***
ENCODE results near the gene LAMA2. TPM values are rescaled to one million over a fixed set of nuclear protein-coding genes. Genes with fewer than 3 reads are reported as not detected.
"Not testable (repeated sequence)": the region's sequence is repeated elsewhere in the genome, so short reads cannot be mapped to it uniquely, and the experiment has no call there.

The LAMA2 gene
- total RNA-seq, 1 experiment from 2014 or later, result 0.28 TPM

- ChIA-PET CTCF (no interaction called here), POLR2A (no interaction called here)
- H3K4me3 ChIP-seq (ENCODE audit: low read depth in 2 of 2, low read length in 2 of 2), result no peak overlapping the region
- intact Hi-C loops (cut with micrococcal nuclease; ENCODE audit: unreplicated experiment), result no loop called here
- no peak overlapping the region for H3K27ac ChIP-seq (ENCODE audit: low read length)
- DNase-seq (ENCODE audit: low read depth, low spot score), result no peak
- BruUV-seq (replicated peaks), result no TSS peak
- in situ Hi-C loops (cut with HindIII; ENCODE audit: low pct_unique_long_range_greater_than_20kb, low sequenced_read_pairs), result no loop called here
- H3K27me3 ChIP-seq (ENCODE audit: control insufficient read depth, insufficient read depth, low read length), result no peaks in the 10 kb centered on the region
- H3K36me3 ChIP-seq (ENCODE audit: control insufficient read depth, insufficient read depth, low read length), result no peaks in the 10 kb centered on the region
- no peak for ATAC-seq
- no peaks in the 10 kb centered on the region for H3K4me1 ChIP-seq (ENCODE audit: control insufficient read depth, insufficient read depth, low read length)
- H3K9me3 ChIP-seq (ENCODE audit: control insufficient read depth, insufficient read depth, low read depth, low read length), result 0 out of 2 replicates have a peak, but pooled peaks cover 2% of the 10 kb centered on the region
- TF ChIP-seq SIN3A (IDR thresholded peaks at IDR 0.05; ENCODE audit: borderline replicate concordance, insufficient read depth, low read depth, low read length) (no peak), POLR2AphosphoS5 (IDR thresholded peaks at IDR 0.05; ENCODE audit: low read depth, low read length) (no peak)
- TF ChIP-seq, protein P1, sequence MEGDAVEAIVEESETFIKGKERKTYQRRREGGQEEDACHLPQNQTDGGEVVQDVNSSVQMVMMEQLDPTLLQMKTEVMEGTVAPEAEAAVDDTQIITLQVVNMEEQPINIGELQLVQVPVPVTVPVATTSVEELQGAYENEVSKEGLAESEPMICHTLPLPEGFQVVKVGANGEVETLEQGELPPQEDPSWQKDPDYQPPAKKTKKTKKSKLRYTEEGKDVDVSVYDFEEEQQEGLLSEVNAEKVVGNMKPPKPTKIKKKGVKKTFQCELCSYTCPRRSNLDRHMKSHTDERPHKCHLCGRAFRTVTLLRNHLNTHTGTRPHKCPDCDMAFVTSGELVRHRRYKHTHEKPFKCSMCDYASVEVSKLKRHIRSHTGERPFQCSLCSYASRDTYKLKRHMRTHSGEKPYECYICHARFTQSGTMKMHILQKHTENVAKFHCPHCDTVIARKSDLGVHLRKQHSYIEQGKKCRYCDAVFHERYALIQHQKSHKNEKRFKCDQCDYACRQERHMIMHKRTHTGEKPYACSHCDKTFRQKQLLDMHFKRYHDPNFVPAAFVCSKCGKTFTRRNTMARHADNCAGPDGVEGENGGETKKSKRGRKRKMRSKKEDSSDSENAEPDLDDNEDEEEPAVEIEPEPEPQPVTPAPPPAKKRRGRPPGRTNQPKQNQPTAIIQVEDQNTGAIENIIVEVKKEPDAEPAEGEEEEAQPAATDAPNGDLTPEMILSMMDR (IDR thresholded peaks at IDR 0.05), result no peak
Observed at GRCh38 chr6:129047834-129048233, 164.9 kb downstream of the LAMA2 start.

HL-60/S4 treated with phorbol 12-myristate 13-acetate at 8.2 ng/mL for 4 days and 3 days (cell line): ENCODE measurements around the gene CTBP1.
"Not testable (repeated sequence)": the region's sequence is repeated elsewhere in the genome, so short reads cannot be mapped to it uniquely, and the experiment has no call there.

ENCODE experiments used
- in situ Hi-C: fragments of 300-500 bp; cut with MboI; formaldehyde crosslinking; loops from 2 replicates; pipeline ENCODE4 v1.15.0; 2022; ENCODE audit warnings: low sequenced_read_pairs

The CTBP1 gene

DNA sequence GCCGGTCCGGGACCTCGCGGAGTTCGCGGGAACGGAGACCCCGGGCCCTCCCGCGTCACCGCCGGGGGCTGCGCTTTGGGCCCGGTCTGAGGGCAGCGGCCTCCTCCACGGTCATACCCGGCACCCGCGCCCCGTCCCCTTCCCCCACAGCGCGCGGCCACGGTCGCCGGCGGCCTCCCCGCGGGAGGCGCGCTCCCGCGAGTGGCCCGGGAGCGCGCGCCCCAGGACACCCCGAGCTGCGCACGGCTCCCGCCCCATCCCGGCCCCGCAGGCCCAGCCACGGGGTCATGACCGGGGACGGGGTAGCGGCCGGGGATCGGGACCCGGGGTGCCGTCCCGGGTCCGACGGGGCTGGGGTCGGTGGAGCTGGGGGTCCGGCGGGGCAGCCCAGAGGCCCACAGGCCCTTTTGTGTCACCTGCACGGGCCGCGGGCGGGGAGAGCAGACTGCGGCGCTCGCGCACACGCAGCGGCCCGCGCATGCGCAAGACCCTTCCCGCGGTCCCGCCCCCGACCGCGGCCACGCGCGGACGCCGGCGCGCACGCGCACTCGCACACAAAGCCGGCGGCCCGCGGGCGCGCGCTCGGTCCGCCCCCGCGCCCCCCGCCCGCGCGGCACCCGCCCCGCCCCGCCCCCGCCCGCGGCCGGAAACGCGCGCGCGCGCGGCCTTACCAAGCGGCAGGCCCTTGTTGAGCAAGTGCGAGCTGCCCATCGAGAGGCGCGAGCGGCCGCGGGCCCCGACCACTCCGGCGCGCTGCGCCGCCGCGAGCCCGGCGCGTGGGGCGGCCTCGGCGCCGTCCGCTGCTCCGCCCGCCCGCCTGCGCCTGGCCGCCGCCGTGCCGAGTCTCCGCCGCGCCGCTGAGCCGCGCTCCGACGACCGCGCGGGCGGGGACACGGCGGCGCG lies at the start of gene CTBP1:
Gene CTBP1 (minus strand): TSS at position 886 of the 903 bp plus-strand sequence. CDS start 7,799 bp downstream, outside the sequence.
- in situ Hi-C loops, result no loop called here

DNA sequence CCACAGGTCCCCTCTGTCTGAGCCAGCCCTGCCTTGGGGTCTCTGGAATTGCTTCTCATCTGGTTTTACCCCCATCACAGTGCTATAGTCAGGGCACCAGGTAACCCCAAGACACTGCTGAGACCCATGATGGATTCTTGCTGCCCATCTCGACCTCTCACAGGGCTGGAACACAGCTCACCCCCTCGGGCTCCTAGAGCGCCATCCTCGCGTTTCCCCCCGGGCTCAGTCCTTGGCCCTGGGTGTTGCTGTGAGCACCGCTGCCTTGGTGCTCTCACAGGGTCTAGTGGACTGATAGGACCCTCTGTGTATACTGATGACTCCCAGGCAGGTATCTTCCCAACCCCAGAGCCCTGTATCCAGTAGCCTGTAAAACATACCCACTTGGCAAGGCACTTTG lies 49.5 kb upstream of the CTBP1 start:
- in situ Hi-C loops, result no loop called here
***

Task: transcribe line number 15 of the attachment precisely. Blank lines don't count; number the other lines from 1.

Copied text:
- no peaks in the 10 kb centered on the region for H3K4me1 ChIP-seq (ENCODE audit: control insufficient read depth, insufficient read depth, low read length)